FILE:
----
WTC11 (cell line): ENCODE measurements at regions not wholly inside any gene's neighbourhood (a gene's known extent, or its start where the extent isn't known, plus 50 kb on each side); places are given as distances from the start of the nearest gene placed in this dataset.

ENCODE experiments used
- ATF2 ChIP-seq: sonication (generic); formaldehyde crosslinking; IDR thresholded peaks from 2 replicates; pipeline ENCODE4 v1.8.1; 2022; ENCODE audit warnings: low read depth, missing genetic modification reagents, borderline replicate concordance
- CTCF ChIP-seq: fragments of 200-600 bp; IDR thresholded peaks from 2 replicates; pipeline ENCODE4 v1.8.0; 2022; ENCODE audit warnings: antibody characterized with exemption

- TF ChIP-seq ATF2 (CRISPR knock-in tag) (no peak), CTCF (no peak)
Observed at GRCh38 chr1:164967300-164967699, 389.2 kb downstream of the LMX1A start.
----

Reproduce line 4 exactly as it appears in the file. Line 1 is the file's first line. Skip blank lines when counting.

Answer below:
- CTCF ChIP-seq: fragments of 200-600 bp; IDR thresholded peaks from 2 replicates; pipeline ENCODE4 v1.8.0; 2022; ENCODE audit warnings: antibody characterized with exemption